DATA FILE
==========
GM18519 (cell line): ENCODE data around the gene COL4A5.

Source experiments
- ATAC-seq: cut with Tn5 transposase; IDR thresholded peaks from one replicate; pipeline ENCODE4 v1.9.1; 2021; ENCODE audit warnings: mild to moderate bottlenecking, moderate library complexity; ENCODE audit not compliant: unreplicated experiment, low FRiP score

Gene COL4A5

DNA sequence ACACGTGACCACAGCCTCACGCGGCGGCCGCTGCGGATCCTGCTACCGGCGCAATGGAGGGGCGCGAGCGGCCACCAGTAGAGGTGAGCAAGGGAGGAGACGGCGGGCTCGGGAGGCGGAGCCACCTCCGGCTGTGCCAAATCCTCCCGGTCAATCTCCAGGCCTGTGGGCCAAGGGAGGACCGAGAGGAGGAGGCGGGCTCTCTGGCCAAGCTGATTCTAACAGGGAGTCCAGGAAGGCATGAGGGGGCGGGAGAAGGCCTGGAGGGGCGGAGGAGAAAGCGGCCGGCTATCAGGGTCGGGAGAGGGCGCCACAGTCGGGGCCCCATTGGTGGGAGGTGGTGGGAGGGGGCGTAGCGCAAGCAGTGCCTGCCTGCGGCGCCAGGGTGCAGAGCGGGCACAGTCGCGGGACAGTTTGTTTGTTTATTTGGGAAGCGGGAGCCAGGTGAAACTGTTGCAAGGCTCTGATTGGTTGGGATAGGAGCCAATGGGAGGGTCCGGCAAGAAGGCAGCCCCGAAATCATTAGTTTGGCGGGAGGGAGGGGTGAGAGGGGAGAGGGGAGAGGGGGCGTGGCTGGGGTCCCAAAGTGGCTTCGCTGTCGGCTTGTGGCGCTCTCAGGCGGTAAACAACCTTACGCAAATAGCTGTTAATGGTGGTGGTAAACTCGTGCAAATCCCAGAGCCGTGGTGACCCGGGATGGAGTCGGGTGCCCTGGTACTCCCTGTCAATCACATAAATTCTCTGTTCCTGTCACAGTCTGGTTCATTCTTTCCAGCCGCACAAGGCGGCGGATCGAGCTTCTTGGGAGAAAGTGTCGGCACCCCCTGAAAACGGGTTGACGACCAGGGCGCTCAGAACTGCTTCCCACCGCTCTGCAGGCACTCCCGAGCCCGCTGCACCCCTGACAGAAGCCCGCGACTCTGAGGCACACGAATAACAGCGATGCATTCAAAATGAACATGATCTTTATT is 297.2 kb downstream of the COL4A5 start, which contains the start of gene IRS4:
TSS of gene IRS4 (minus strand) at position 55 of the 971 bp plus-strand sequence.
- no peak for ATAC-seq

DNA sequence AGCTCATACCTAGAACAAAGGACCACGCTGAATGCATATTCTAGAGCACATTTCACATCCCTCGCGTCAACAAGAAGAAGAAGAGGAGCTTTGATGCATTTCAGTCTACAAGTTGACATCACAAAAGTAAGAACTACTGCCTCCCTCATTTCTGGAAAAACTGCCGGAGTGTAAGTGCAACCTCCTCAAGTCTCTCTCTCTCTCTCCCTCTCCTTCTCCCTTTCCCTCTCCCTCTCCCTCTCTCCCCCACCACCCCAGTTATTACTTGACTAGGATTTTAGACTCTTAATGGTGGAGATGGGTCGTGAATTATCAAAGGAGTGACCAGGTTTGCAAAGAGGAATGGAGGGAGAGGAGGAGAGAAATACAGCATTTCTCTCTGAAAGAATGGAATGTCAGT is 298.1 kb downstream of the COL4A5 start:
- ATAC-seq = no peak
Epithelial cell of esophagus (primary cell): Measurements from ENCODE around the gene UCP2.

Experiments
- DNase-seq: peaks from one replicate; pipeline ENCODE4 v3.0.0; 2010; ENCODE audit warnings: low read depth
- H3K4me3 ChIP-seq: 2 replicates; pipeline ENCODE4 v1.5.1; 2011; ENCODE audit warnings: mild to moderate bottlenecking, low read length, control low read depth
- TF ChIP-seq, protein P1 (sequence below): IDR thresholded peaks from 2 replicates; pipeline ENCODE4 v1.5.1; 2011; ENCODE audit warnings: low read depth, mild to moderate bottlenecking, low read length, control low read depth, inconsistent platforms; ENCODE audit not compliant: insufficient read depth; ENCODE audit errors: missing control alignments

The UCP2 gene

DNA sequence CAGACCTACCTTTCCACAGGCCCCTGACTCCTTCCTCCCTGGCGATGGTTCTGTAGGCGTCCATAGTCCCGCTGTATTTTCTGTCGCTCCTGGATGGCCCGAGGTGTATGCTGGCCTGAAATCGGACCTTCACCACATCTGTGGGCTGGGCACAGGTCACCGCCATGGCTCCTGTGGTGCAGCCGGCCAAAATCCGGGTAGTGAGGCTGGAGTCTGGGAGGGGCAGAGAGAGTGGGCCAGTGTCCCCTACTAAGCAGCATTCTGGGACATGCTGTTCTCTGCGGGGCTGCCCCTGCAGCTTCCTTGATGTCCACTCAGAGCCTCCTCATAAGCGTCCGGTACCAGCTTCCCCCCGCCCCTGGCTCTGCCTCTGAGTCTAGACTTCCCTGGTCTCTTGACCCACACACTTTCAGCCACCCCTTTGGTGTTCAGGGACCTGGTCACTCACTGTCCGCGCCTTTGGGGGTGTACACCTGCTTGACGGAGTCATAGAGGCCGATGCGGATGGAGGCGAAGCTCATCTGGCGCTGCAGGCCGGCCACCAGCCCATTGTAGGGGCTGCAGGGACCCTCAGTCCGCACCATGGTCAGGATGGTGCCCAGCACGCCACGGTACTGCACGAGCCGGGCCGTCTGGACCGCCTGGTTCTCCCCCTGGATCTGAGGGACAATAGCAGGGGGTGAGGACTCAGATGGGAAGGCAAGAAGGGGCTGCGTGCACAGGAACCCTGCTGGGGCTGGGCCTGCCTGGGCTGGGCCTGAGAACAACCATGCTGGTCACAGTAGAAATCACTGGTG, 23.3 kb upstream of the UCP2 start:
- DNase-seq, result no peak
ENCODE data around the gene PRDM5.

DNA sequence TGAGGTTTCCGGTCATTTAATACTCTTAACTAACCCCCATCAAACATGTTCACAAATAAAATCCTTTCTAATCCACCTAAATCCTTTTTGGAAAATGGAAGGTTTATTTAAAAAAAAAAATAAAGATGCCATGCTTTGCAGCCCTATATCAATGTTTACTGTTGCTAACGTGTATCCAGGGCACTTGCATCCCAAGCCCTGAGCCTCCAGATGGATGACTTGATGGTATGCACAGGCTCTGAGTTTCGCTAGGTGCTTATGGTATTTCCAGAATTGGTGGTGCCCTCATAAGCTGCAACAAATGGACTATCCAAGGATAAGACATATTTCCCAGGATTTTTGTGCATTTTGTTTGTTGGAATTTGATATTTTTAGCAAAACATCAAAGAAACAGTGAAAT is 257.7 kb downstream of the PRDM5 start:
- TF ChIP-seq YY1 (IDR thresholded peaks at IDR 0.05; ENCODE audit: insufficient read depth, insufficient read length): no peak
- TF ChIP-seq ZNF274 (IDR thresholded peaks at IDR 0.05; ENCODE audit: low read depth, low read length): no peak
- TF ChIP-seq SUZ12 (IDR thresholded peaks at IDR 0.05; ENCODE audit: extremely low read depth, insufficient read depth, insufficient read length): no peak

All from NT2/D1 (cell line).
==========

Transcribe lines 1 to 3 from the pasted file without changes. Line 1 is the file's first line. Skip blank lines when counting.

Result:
GM18519 (cell line): ENCODE data around the gene COL4A5.

Source experiments
- ATAC-seq: cut with Tn5 transposase; IDR thresholded peaks from one replicate; pipeline ENCODE4 v1.9.1; 2021; ENCODE audit warnings: mild to moderate bottlenecking, moderate library complexity; ENCODE audit not compliant: unreplicated experiment, low FRiP score